Borrowing has become a little more expensive this year
The average interest rate for housing loans granted in May was up on the previous month at 2.6%, as was that for long-term corporate loans at 2.9%. There has been a slight upward trend in interest margins in 2019, which can partly be explained by the shortage of competition in some segments of the loan market. Interest rates are also being affected by the assessments by the banks of the riskiness of individual lending projects.
The stock of bank loans and leases issued to companies has grown a little more strongly in recent months, and this boosted annual growth to 6.1% in May. Growth in the loan portfolio was driven in the first half of the year by individual large transactions in the energy sector, but in the past month it was mainly companies in agriculture and real estate that increased their borrowing. In contrast, weak investment by industrial companies has meant that the stock of loans and leases to them is a little smaller than it was at the end of last year.
The stock of housing loans was 7% larger in May than a year earlier, which was a little less than the growth rate in April. About the same number of new housing loan contracts were signed this spring as in the previous spring, and so the rise in the amount borrowed has come primarily because the average loan has increased in size. Car leases showed notably faster growth than housing loans, posting yearly growth of 19% in May. Other consumer loans grew by a slower 5.7%. The rate of growth for car leases and other consumer loans was also increased in the past couple of months partly by the addition of one bank and one leasing company to the list of those with a duty to report. Although slower growth in the economy means the growth in lending to households should also slow, demand for loans will probably be maintained in future by the strong labour market, rapid wage growth and low interest rates.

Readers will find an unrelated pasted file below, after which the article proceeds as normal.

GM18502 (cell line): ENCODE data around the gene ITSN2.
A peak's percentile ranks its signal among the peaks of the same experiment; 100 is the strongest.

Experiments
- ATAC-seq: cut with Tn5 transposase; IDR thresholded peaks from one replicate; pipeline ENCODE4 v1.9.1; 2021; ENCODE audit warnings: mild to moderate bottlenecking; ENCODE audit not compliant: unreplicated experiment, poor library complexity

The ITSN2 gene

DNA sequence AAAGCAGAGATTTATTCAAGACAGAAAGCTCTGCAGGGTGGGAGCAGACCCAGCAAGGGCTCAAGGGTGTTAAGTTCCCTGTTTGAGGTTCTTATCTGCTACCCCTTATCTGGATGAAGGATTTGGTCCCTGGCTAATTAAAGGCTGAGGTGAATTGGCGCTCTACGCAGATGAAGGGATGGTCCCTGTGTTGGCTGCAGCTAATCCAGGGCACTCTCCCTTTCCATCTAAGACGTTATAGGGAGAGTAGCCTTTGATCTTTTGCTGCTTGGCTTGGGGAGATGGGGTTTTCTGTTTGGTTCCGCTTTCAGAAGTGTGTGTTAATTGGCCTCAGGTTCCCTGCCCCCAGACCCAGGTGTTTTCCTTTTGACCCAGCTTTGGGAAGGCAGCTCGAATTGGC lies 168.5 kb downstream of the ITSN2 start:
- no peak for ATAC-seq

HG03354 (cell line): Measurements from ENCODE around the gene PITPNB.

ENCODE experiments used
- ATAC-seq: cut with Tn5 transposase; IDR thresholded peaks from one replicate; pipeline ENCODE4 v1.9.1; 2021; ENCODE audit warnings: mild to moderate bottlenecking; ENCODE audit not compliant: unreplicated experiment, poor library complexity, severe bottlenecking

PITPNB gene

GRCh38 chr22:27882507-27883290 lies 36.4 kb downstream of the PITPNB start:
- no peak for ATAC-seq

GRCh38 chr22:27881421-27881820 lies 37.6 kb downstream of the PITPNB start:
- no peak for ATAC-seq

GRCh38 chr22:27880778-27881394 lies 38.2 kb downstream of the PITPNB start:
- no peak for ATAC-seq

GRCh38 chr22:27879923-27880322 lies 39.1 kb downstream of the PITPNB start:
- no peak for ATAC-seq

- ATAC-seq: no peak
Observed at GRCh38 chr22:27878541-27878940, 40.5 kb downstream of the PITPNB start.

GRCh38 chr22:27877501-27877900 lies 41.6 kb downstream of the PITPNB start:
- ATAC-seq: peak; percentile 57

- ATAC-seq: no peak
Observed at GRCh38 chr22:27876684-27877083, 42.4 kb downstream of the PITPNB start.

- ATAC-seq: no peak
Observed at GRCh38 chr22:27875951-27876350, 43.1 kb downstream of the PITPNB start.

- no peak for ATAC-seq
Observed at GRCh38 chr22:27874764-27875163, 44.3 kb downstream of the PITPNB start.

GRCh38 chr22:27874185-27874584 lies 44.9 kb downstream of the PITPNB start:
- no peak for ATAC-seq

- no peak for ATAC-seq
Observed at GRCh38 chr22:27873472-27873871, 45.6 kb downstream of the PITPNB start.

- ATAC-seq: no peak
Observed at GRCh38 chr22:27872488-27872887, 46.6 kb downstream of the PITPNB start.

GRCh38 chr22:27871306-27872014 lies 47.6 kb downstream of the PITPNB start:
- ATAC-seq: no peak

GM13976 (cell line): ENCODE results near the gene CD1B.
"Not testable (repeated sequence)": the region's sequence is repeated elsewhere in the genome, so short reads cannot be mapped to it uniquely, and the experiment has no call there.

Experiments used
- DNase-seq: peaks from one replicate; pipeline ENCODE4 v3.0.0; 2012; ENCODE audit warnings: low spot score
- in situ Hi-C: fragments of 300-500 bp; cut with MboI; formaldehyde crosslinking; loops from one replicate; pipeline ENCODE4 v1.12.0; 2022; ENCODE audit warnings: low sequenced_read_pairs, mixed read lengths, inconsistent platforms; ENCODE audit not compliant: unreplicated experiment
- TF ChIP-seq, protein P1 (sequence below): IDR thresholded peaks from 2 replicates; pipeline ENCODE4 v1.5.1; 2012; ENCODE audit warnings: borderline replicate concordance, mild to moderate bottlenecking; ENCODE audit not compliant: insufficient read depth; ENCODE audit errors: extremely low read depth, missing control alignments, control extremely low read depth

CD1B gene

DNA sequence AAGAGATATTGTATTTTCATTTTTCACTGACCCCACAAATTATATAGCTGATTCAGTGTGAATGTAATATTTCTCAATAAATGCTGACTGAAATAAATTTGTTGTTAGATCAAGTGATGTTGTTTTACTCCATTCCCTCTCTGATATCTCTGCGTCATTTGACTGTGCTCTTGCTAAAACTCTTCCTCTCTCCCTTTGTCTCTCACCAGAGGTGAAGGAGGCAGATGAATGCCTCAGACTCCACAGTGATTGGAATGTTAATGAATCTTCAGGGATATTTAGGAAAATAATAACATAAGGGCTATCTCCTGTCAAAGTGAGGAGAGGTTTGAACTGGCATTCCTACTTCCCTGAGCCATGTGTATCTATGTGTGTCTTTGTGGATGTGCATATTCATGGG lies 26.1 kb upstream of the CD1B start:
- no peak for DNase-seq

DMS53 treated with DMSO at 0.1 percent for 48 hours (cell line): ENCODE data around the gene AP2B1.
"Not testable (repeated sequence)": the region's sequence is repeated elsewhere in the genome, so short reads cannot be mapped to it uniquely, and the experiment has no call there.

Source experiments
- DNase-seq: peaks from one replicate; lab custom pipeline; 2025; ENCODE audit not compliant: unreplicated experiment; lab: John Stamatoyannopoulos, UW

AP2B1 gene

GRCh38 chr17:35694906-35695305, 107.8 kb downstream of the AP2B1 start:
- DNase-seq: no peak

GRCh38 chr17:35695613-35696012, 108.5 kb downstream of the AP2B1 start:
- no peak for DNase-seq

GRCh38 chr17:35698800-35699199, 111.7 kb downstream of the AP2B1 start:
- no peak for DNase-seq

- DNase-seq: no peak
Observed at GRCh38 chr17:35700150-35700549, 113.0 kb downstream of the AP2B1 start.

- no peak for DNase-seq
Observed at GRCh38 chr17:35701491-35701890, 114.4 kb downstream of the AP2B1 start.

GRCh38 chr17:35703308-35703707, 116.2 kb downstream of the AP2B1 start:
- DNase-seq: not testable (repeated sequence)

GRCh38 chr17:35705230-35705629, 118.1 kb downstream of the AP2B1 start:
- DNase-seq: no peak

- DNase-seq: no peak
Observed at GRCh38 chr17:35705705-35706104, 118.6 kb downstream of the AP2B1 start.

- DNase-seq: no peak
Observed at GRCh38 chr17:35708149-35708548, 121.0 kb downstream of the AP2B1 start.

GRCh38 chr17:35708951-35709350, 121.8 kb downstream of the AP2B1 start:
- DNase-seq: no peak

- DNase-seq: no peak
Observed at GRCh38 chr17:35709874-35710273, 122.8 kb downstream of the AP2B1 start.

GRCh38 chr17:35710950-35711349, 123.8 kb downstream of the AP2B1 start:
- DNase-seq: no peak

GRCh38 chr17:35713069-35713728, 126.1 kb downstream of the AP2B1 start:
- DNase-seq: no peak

Household deposits were up more than 9% on a year earlier as growth remained fast. Corporate deposits also increased in May but the yearly rate of growth fell to 0.8%. The rate of growth of corporate deposits slowed notably because individual very large deposits a year earlier had raised the reference base.
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